Business Collaboration to Fight COVID-19 in Kenya

By Myriam Sidibe, Senior Fellow, Mossavar-Rahmani Center for Business and Government, Harvard Kennedy School, and Co-Founder and Co-Chair, National Business Compact on Coronavirus, Kenya

On April 9, Business Fights Poverty hosted a webinar with the National Business Compact on Coronavirus, that focused on action being taken in Kenya, and the lessons that can be learnt for other countries.

Kenya reported its first case of COVID-19 on March 16. That same day, private companies, the government of Kenya, members of the UN family, and civil society organizations came together to form a National Business Compact, a platform for collaboration for all of the stakeholders to coordinate and collaborate on tackling the outbreak.

It was clear that the response had to be rapid, and it had to be flexible. As Dr Mercy Mwangangi, Assistant Minister of Health, Kenya, said:  “We have realised that the response to this pandemic has necessitated the need for very prompt action and course correcting as we move.”

The coalition that we have built includes an industry wide approach where competing companies in hygiene, including Unilever, Reckitt Benckiser, Pwani, PZ Cussons and Menengai, as well as community-based soap manufacturers agree to work together. The coalition was convened by the Marketing Society of Kenya and brought in the Kenya Association of Manufacturers with its member companies. The Coalition also includes the UN family in Kenya and non-government organizations such as Amref. 

“It is clear that this is going to be an all-of-society response,” said Sid Chatterjee, the UN Resident Coordinator. “What we have to do is flatten this curve with urgency and speed. And that will happen when we are all in this together, supporting the government of Kenya in making it happen.”

The approach that we decided on was threefold. Firstly, we had to create a unified communications strategy to amplify the government’s messaging on how to stay safe and limit the spread of the virus. Secondly, we need to scale up the distribution of hygiene facilities, alongside soap and water in vulnerable communities, in the acknowledgment that handwashing is the best line of defence against COVID-19. And thirdly, we must create a flexible funding mechanism to quickly respond to the government’s needs as the crisis evolves.

Together, the partners with a national approved communication brief, quickly developed a multi-channel communications campaign, using radio, television, billboards, and digital. To ensure that the campaign had a broad appeal, recruiting influencers, comedians and other public figures, and producing a puppet show to bring the message to a younger audience.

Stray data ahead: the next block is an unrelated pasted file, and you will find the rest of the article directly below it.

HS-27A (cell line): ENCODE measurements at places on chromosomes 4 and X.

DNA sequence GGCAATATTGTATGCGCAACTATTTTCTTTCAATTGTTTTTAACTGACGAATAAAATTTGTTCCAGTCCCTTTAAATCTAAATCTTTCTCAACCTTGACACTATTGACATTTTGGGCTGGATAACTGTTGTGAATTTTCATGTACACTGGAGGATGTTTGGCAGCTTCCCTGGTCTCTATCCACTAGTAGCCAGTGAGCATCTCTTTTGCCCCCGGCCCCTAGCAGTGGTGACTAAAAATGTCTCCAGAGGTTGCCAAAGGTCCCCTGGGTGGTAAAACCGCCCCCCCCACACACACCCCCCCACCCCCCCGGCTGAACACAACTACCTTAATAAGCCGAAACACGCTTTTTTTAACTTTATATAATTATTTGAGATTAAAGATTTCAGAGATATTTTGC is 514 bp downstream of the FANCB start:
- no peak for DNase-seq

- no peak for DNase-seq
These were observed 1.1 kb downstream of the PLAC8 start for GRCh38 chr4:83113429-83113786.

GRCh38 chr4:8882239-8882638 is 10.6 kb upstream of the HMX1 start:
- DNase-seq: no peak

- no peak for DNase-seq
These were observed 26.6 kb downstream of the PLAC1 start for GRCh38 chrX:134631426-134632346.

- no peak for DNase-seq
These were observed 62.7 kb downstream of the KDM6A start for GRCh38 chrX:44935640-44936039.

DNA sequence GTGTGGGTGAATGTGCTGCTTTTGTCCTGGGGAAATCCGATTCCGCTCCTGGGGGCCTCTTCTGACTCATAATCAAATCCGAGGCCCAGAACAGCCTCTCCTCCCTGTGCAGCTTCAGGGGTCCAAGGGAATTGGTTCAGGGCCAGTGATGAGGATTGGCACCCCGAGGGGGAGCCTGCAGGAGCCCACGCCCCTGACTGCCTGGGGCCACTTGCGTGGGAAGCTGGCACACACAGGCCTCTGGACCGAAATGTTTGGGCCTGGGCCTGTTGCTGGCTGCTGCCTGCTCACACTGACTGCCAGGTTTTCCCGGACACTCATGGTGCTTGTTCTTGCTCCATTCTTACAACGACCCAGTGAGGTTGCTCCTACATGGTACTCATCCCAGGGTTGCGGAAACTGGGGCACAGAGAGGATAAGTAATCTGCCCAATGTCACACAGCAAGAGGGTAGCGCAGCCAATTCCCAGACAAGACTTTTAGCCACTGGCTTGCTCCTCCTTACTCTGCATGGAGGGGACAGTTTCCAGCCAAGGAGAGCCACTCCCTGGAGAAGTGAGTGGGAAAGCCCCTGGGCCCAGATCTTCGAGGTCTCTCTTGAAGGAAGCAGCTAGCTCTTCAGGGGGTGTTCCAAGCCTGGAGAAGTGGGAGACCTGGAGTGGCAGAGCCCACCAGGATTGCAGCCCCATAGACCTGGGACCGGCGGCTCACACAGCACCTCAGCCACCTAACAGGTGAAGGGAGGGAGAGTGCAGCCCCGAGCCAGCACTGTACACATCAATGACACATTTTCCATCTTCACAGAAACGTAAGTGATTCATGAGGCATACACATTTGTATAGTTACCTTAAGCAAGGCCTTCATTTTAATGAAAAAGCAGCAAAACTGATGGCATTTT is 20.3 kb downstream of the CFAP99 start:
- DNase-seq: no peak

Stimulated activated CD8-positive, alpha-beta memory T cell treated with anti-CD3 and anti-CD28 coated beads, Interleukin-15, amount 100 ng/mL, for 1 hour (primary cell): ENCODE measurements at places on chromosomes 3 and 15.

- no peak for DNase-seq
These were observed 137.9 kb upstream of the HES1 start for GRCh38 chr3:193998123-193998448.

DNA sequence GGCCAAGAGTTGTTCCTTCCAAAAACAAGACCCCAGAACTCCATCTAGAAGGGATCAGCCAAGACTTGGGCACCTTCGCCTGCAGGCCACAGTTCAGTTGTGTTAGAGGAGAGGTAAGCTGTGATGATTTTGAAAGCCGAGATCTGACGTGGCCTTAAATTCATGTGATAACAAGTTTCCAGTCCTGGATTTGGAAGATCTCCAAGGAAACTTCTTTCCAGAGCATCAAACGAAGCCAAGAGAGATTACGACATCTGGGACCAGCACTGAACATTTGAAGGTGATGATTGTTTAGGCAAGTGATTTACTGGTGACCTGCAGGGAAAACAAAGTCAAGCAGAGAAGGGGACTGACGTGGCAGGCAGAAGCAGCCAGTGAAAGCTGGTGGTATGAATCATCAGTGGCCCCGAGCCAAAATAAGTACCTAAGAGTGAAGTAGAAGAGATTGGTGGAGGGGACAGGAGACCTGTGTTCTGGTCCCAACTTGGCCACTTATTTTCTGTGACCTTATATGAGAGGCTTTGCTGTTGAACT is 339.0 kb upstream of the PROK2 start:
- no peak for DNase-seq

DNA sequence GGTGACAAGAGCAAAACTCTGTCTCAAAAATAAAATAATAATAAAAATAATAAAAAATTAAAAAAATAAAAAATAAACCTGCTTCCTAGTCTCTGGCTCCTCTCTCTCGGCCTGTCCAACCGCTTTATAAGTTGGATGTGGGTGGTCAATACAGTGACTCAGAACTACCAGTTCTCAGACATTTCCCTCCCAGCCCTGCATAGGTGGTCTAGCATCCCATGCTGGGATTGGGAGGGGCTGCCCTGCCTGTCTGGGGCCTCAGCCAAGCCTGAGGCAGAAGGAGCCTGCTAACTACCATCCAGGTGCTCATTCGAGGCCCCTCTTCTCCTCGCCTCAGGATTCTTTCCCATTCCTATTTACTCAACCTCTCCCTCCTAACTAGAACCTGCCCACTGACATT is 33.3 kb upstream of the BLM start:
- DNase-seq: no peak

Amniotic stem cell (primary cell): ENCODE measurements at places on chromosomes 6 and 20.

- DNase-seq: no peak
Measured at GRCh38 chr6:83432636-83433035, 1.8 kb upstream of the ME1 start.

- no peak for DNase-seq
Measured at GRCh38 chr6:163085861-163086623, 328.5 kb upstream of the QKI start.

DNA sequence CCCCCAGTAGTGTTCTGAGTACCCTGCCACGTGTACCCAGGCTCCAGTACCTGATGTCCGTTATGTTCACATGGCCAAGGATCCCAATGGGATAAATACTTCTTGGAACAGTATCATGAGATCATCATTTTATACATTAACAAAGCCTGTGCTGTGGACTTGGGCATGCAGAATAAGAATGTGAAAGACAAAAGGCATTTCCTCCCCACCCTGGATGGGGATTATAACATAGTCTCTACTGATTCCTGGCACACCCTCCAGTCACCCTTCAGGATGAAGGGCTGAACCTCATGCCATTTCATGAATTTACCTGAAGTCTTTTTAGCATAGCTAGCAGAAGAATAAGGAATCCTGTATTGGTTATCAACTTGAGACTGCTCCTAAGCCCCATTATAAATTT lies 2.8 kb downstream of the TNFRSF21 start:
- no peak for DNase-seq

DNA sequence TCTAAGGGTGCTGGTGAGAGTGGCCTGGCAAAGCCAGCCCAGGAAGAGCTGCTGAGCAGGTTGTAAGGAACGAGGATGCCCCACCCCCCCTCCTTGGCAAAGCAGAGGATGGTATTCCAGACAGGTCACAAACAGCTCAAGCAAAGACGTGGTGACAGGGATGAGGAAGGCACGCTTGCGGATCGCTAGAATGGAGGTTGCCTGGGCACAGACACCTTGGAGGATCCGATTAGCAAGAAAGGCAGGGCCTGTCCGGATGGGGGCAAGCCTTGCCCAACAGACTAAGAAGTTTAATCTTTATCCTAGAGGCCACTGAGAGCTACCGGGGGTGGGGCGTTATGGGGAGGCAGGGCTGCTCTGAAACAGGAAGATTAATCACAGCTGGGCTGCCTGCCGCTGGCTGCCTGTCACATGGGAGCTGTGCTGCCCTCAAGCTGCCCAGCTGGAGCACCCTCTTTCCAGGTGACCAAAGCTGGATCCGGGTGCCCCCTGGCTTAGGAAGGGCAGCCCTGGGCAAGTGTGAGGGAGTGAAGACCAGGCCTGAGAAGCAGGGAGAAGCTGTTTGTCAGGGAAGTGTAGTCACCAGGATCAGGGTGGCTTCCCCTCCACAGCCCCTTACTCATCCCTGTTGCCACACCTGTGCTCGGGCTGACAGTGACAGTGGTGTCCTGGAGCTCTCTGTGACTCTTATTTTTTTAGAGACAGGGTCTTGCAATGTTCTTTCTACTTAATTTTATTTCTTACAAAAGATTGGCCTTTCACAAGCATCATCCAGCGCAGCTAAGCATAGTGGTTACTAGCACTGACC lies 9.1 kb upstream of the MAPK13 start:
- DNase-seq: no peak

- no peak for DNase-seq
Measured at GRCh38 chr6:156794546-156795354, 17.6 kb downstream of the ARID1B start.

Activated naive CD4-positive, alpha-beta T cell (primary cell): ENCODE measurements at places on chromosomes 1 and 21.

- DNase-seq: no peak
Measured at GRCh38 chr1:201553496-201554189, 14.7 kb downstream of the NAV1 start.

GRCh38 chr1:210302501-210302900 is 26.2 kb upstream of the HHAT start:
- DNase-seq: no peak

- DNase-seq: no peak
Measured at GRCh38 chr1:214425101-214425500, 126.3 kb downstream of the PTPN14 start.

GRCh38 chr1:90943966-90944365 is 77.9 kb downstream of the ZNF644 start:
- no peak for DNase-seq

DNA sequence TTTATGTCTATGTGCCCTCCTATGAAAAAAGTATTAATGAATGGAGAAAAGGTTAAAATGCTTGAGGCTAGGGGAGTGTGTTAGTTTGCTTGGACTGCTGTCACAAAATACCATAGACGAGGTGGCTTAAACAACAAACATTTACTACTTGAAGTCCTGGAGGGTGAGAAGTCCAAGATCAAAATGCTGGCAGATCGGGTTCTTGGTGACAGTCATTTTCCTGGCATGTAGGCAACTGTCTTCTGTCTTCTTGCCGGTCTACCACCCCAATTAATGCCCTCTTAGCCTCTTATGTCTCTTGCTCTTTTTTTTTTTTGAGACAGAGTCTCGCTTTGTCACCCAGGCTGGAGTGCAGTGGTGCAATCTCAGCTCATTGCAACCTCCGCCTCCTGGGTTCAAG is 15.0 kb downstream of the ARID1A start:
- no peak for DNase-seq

This campaign has had to be dynamic to keep up with a crisis that is rapidly evolving. As Manwa Magoma, Advisor to the Cabinet Secretary on Information, Communication and Technology, said, “The nature of this pandemic is that every other day it keeps changing… It’s forced those of us in the world of communication to think how we can adapt our communication needs or our communication material.”

Magoma said that the private sector has helped to augment the government’s communication strategy, bringing new resources and expertise to the table.

The flexibility has come in part because of the seniority of the people involved, said Pheodor Brown, Chairman of the Marketing Society of Kenya. “It was important to have the right level of leadership around the table, and having people who could make decisions,” he said.

To support the second pillar, and accelerate the distribution in the communities, the coalition is working with a combination of digital distributors and community-based organizations. For example, Copia serves over 180,000 rural customers and has over 5,000 agents.  We equipped their distribution retailers with over 1,500 handwashing facilities, soaps, and messaging for customers coming to pick up their items. Similarly, working with over 6,000 community health workers of Amref who are being trained via mobile and having access to some of the most vulnerable communities. The combination of retail distributors and community health workers means that we will have a better chance to support the estimated 6 to 10 million Kenyans that will be at risk and might find it very difficult to have access to regular soap, water and masks.    

This joint approach has focused on making sure that the communities they are working with feel ownership of the process, from retailers to community health workers.

“It’s important that it’s not just government-owned, but that it’s whole-of-society owned,” Githinji Gitahi, CEO of Amref, said. “The community needs to drive the response and see it as their own, so they hold each other accountable.”

E-commerce firm, Copia, has supported this initiative but has also leveraged its supply chains and networks of local agents in the fight against the outbreak. The company has distributed public health advice and soap through the shopping bags that it delivers to its customers. Since joining the Business Compact, the company has been working to put hand washing stations at its agent locations. Within three days, it had established 1,500 stations and hopes to expand these to include all 8,500 of its locations.

We invite you to get involved at and to join the wider effort, with Business Fights Poverty, to accelerate global learning and local action at

On April 9, Business Fights Poverty hosted a webinar with the National Business Compact on Coronavirus, that focused on action being taken in Kenya and the lessons that can be learnt for other countries. To watch the recording of the webinar, click here.

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